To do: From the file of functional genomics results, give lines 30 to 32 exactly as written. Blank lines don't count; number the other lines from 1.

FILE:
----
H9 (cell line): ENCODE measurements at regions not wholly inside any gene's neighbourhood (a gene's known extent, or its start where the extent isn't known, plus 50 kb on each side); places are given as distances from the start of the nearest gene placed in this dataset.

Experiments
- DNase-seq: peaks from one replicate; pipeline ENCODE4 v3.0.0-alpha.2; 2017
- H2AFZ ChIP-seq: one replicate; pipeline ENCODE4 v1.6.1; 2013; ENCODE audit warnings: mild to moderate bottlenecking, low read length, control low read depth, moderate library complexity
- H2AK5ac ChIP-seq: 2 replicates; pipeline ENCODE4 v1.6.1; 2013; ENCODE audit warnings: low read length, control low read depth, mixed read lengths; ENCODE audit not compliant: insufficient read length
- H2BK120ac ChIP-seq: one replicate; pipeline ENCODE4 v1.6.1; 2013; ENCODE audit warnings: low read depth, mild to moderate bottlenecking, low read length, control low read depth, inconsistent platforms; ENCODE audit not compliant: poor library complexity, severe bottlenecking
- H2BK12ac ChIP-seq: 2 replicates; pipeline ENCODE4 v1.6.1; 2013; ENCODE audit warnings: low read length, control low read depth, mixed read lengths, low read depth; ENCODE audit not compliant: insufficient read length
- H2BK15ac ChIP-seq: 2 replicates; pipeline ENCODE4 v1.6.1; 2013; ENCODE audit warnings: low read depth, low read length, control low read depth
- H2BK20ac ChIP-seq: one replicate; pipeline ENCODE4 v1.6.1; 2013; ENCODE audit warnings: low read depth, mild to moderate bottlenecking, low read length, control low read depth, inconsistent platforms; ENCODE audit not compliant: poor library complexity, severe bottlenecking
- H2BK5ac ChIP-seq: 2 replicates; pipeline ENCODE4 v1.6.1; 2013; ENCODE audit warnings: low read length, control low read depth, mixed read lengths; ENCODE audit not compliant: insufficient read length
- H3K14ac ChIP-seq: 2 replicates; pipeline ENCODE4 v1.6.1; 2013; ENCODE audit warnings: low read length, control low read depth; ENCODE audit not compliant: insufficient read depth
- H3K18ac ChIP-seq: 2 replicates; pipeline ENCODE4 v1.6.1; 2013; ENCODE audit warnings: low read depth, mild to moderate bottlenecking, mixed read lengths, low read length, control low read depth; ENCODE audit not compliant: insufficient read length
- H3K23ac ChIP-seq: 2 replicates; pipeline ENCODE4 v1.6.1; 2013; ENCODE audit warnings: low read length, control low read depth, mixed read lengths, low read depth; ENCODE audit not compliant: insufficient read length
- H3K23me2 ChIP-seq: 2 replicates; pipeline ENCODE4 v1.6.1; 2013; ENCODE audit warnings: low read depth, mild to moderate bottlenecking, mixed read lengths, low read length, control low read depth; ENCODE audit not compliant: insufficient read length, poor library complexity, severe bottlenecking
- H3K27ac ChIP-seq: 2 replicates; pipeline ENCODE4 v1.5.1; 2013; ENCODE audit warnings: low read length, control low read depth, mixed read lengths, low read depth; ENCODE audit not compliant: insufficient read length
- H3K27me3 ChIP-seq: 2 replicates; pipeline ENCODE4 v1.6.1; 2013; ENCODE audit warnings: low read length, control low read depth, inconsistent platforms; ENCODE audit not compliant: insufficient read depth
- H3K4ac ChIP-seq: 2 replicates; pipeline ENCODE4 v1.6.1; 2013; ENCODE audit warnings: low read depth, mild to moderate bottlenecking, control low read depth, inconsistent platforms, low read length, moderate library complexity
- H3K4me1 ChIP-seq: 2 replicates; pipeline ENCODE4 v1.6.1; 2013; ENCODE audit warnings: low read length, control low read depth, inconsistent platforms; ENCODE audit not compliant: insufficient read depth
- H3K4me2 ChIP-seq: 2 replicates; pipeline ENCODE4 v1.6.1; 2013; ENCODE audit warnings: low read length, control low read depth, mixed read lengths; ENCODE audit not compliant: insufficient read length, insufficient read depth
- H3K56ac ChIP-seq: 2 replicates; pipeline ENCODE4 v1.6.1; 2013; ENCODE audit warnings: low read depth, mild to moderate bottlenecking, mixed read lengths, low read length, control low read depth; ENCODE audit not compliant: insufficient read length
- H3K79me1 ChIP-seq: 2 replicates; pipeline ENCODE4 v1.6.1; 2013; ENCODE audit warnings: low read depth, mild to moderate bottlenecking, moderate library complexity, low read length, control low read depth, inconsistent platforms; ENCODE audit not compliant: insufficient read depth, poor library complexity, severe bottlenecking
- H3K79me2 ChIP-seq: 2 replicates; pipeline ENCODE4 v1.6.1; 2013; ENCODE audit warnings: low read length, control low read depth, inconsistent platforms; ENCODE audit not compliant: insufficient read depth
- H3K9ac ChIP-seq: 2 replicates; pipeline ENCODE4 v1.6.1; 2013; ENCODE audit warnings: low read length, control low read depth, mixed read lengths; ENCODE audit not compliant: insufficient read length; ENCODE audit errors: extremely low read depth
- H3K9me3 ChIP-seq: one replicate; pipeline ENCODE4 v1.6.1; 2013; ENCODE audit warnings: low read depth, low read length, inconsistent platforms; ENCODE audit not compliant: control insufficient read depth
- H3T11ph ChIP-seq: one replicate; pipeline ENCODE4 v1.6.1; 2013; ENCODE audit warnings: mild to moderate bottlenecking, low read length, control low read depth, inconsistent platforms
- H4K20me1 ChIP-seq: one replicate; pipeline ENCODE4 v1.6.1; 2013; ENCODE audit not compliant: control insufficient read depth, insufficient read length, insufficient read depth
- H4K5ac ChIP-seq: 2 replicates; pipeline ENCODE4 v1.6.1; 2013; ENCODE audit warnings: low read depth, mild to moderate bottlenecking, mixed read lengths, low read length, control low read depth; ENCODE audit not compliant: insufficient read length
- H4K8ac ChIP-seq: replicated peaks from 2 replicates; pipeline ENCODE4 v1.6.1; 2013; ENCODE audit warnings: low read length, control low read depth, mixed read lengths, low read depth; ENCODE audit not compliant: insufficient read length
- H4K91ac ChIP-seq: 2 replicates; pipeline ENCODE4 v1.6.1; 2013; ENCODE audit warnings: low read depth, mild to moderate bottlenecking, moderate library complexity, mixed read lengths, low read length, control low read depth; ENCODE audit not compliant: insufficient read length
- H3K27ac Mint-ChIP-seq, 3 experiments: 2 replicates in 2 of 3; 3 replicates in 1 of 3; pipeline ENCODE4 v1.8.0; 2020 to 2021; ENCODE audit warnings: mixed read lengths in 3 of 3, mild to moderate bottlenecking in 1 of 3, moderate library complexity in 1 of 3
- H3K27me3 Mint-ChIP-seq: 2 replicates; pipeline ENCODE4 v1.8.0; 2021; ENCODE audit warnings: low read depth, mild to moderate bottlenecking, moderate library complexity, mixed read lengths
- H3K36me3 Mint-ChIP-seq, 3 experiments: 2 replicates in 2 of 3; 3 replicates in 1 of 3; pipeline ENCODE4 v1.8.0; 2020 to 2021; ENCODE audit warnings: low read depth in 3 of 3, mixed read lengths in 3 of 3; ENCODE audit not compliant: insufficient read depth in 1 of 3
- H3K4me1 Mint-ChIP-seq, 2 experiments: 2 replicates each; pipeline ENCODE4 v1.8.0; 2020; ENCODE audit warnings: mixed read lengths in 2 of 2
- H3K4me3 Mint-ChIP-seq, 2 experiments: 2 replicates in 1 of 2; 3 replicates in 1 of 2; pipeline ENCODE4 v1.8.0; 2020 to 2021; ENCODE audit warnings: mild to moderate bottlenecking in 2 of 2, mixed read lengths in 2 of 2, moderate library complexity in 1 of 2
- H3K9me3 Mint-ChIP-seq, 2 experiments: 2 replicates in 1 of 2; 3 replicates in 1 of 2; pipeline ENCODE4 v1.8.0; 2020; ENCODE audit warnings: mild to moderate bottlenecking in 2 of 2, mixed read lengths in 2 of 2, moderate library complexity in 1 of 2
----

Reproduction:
- H3K27ac Mint-ChIP-seq, 3 experiments: 2 replicates in 2 of 3; 3 replicates in 1 of 3; pipeline ENCODE4 v1.8.0; 2020 to 2021; ENCODE audit warnings: mixed read lengths in 3 of 3, mild to moderate bottlenecking in 1 of 3, moderate library complexity in 1 of 3
- H3K27me3 Mint-ChIP-seq: 2 replicates; pipeline ENCODE4 v1.8.0; 2021; ENCODE audit warnings: low read depth, mild to moderate bottlenecking, moderate library complexity, mixed read lengths
- H3K36me3 Mint-ChIP-seq, 3 experiments: 2 replicates in 2 of 3; 3 replicates in 1 of 3; pipeline ENCODE4 v1.8.0; 2020 to 2021; ENCODE audit warnings: low read depth in 3 of 3, mixed read lengths in 3 of 3; ENCODE audit not compliant: insufficient read depth in 1 of 3